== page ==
In this section we used RetroPath2.0 to search all molecules that are at predefined distances of a given set of molecules. Such queries are routinely carried out in large chemical databases for drug discovery purposes [234], but in the present case we search similar structures in the entire chemical space. To perform search in the chemical space, we used a source set composed of 158 well-known monomers having a molecular weight up to 200 Da. Our rule set included the transformations colored green in Figure 2.4 (i.e. transformation rules where double bonds are not transformed into cycles and conversely). For each monomer, RetroPath2.0 was iterated until no new isomers were generated. Each generated structures at a Tanimoto similarity greater than 0.5 from its corresponding monomer were retained (Tanimoto was computed using MACCS keys fingerprints [120]). Next, we wanted to probe if the generated structures exhibited interesting properties as far as polymer properties are concerned. To that end we first developed a Quantitative Structure Property Relationship (QSPR) model taking properties from [235]. We focused on polymer glass transition temperature Tg data [236]. The QSPR model was based on a ran- dom forest trained using RDKit fingerprints descriptors [194]. The obtained model had a leave-one-out cross-validation performance of Q2 = 0.75. The model was then applied to predict the Tg for the set of enumerated isomers.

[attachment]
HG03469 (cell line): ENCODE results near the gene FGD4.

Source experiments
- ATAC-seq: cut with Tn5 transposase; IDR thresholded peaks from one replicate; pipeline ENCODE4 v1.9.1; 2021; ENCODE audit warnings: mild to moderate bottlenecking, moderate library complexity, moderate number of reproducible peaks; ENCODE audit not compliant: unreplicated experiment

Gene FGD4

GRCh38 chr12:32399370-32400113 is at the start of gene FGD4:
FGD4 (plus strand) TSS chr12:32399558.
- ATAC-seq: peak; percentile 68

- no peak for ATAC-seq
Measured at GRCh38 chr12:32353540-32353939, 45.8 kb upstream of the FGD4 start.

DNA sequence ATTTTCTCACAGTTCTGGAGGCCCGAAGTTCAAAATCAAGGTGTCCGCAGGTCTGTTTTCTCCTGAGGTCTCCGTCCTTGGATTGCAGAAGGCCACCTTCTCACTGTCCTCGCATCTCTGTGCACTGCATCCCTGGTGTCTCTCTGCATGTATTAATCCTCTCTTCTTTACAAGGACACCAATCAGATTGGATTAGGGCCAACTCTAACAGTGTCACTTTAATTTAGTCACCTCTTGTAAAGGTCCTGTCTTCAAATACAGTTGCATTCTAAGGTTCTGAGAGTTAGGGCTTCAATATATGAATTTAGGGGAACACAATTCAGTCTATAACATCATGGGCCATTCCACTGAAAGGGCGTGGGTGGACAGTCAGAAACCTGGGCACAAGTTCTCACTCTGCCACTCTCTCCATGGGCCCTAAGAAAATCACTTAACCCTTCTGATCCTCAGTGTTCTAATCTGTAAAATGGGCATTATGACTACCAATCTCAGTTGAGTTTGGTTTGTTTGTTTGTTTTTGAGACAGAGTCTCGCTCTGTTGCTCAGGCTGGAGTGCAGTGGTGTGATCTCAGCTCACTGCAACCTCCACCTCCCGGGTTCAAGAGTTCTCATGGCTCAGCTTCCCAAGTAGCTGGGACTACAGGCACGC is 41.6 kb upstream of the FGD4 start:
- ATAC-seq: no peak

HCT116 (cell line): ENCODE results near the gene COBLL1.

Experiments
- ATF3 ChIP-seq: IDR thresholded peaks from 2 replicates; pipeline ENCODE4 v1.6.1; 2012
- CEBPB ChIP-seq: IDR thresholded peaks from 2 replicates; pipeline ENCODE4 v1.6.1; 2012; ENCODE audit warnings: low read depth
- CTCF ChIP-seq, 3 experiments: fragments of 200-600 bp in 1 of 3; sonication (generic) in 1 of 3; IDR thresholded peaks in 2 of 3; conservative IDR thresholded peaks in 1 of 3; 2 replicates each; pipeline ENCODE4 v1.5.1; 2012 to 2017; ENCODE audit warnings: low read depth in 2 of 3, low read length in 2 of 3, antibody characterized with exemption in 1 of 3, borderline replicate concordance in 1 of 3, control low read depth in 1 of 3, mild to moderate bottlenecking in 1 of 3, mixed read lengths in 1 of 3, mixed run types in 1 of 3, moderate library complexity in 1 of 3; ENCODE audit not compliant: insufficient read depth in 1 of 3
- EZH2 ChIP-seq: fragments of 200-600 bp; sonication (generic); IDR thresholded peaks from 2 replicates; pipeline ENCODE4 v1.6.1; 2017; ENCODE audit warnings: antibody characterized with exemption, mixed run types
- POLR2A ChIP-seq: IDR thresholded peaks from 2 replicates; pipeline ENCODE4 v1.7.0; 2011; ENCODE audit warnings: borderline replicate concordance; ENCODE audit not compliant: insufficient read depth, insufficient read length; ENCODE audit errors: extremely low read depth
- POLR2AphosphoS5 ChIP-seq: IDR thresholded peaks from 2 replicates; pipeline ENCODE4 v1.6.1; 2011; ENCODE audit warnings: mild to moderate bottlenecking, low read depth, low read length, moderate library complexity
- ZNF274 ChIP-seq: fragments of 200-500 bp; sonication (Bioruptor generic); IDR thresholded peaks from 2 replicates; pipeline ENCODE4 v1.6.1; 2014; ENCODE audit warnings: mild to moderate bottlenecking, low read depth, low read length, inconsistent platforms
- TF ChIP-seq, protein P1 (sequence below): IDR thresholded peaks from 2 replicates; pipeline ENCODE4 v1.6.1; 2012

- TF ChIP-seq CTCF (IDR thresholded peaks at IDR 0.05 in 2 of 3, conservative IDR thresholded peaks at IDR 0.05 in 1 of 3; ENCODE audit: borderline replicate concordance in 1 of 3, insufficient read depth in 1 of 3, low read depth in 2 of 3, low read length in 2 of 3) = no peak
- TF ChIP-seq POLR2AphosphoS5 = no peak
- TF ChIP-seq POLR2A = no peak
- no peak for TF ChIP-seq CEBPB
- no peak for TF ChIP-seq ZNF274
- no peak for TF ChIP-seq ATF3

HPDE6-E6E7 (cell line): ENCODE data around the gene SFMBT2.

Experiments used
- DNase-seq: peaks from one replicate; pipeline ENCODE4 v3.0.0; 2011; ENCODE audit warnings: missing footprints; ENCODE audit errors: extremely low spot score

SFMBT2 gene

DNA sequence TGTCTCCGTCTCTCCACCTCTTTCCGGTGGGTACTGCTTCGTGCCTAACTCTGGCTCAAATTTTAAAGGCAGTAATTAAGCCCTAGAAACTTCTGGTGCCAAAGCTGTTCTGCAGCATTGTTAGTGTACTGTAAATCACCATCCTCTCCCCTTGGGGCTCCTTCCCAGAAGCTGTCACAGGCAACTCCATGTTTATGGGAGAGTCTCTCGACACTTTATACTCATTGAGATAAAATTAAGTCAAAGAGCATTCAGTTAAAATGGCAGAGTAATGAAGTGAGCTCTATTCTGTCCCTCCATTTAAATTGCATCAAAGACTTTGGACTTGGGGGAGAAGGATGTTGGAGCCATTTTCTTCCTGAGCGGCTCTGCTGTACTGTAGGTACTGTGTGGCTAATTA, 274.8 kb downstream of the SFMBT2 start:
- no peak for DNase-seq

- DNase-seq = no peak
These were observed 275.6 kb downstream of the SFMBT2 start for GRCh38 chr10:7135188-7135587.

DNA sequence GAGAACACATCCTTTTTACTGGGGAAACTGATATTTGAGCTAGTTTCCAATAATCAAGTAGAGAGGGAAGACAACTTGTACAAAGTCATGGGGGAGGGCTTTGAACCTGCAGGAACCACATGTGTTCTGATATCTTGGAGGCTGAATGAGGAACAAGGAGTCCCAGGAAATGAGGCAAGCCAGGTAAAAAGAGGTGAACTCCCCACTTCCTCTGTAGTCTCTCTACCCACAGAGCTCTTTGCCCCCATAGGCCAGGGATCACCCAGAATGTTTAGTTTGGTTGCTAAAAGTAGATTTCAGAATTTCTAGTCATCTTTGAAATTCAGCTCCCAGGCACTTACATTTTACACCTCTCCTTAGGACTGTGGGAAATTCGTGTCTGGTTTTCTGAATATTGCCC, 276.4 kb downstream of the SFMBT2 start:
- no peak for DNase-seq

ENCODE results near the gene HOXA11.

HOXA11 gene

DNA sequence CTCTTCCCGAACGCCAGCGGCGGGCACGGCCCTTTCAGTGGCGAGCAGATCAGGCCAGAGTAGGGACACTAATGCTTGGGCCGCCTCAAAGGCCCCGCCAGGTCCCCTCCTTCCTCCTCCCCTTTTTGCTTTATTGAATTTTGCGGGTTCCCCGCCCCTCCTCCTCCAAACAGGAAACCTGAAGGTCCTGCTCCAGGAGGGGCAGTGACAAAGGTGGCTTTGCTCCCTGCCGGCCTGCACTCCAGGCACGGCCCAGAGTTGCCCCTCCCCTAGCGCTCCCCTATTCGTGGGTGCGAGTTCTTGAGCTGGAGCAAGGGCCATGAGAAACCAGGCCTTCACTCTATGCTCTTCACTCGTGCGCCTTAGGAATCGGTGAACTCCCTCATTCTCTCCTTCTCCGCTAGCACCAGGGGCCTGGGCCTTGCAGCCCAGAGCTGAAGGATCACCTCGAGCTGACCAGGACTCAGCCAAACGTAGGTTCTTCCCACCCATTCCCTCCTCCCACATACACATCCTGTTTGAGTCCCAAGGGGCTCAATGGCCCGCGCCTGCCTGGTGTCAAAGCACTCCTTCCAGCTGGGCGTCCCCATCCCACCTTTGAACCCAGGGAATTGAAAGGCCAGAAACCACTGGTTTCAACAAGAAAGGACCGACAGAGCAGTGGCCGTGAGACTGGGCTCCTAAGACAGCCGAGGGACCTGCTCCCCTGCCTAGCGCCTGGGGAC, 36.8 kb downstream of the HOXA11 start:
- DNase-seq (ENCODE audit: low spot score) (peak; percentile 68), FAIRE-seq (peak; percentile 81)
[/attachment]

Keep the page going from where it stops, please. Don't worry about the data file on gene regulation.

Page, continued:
PubChem. Tg values for enumerated isomers appeared evenly distributed around 301.86 ± 25.69 K compared with the isomers that were available in PubChem (331.66±46.19 K). This shift in the Tg values could be explained by the difference in distribution that necessarily exists between the isomers that are present in PubChem and the total number of enumerated isomers.
As we lower the Tanimoto threshold, some monomers might become underrepresented in terms of isomer availability in PubChem. Figure 2.6 shows the distributions of both sets of isomers in function of the threshold. The increased ability of selecting polymers with Tg above or below room temperature for the enumerated set compared with the PubChem isomers is a desirable feature, as this parameter will determine the mechanical properties of the polymer [237]. In that way, performing a virtual screening of the chemical space of isomers of the reference monomers opens the possibility to engineering applications with improved polymer design.